New York State Government Is `Dysfunctional,' 83% of Voters Tell Pollster

New York’s government is dysfunctional in the view of four out of five state voters, a Quinnipiac University poll shows, the highest measure of public dissatisfaction in the survey’s 20-year history.

The poll, conducted as the state closes in on three months without a budget, found that 76 percent of voters disapprove of the Legislature, the highest level ever recorded. Governor David Paterson and the lawmakers haven’t agreed on how to close a $9.2 billion deficit for the fiscal year that began April 1, requiring a succession of emergency bills to prevent a shutdown.

Fifty-one percent of respondents said their state senator should be voted out of office in November, while 36 percent said their senator deserves re-election. The poll said half of respondents also want to oust their Assembly member, compared with 34 percent who favor re-election. Ninety-five percent said the late budget is a very or somewhat serious problem.

“The resentment is bigger than we’ve ever measured,” said Maurice Carroll, the director of the Quinnipiac University Polling Institute in Hamden, Connecticut. “By now, the adjective ‘dysfunctional’ seems to apply automatically to the Legislature,” he said in a statement.

Eighty-three percent said they agreed with the description of the state government as “dysfunctional,” up from 76 percent in December and 71 percent in April 2009, the poll said.

‘Glaring’ Problem

Asked if they were satisfied with the state’s direction, 47 percent said they were “very dissatisfied” and 33 percent were “somewhat dissatisfied,” compared with 1 percent who said they were “very satisfied,” and 18 percent who described themselves as “somewhat satisfied.”

“The problem is so glaring, I wonder what the 17 percent who said state government isn’t dysfunctional were thinking?” said Douglas Muzzio, a professor of urban politics at Baruch College, a division of City University of New York. “Incumbents should be worried, but you can’t beat somebody with nobody and if challengers don’t have enough resources things won’t change.”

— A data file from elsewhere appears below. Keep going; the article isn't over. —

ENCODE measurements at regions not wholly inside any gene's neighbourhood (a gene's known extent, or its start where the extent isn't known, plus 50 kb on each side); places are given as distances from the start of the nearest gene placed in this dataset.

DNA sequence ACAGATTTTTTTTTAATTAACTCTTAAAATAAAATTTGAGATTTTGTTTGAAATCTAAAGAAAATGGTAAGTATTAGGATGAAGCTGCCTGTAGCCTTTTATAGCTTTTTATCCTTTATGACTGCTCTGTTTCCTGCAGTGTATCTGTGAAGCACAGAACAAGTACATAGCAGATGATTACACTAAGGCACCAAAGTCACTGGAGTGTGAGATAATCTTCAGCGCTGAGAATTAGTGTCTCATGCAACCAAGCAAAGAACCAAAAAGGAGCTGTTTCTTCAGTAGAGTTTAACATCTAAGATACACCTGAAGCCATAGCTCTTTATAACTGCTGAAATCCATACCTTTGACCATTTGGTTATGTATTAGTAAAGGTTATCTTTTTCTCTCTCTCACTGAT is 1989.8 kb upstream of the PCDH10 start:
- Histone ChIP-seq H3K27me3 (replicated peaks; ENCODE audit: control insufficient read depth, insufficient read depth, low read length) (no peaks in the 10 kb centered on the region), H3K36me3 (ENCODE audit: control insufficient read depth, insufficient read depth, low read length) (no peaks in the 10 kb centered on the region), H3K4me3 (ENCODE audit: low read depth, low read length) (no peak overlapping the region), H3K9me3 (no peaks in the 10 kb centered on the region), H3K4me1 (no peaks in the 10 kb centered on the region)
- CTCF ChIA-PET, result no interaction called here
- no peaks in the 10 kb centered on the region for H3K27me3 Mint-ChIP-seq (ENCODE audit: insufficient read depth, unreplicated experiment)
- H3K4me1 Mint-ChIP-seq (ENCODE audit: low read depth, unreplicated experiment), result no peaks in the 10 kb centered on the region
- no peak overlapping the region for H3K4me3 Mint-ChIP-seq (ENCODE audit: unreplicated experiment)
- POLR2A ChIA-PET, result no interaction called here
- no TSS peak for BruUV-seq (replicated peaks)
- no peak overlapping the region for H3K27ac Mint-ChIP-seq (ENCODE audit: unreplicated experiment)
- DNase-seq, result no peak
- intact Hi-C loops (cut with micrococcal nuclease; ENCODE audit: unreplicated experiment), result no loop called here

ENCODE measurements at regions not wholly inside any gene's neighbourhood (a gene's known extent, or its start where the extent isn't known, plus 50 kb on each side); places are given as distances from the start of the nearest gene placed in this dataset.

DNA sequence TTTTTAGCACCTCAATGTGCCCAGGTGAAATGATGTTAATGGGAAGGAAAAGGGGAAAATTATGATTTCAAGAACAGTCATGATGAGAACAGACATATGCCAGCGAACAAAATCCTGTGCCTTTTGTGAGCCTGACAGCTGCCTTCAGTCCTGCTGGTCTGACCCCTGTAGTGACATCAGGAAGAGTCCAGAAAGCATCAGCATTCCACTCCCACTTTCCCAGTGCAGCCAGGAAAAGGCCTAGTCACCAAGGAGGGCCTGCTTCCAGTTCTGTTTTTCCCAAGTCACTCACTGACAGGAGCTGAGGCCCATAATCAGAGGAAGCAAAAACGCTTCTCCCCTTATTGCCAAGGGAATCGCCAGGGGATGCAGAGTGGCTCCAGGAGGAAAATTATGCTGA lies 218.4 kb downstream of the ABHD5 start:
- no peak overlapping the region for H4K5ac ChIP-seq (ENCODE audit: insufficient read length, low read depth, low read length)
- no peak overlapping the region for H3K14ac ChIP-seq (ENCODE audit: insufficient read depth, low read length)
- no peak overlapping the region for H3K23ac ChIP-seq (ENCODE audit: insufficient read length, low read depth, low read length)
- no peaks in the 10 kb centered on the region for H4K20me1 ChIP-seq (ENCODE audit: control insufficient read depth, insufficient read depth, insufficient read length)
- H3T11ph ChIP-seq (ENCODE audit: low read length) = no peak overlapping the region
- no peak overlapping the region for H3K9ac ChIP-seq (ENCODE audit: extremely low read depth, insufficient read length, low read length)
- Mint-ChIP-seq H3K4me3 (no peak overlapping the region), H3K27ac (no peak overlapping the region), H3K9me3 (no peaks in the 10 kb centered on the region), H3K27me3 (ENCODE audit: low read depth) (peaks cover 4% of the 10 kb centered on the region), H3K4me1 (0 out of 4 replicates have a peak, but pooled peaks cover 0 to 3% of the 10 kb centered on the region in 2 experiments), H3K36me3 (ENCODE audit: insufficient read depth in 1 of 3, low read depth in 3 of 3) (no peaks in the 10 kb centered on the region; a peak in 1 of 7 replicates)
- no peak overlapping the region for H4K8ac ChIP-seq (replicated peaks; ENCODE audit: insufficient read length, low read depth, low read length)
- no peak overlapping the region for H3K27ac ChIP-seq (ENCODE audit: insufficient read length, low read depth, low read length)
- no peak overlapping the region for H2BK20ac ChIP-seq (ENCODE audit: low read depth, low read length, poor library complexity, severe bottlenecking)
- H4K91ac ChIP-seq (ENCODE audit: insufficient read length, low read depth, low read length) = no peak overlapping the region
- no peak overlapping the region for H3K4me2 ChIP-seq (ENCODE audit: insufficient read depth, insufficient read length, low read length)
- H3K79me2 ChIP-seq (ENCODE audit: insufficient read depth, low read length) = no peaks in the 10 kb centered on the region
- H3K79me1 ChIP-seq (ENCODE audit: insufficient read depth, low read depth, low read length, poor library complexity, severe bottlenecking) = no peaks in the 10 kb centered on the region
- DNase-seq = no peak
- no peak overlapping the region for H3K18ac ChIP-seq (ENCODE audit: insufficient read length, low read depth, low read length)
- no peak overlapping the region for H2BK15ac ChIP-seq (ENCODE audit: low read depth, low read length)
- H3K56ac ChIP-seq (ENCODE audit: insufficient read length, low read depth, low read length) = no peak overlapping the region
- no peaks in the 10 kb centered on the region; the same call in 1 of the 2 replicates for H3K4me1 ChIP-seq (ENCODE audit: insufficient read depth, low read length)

Mark Hansen, a spokesman for Senate Minority Leader Dean Skelos, blamed the Democrats, who hold a 32-30 majority in the chamber.

“Voters have become more and more angry with them for higher taxes, more spending, late budgets and more dysfunction,” he said in an e-mail.

‘Pass-the-Buck’

Senate Majority Leader John Sampson, a Brooklyn Democrat, said the voters were “right to be frustrated by pass-the-buck politicians who failed them for far too long.” The Democrats have made “smart cuts and tough choices to give New York a budget it can afford and a government as good as its people,” he said in a statement.

The governor’s office declined to comment. Assembly Speaker Sheldon Silver’s spokesman didn’t return a telephone call or e- mail.

The poll’s highest measure of satisfaction, 73 percent either very or somewhat satisfied, came in February 1998. Today’s poll reported the lowest level of public approval in the institute’s 22-year history, Carroll said.

Twenty-seven percent put most of the blame on Democratic lawmakers. About 24 percent held Paterson, a Democrat, responsible and 19 percent most faulted the Republicans. Among independent voters, 27 percent blamed the Democrats, 20 percent Paterson and 17 percent the Republicans, the poll said.

When asked if all candidates should sign a pledge to create an independent non-partisan group to redraw legislative district boundaries, 59 percent agreed while 21 percent disagreed, with no significant difference of opinion among Democrats, Republicans or independents. Current district lines were drawn by the Legislature.

Pollsters interviewed 1,592 registered voters by telephone from June 15 to 20, and the results have a margin of error of plus or minus 2.5 percentage points, the institute said.

To contact the reporter on this story: Henry Goldman in New York City Hall at hgoldman@bloomberg.net

Bloomberg reserves the right to edit or remove comments but is under no obligation to do so, or to explain individual moderation decisions.

Please enable JavaScript to view the comments powered by Disqus.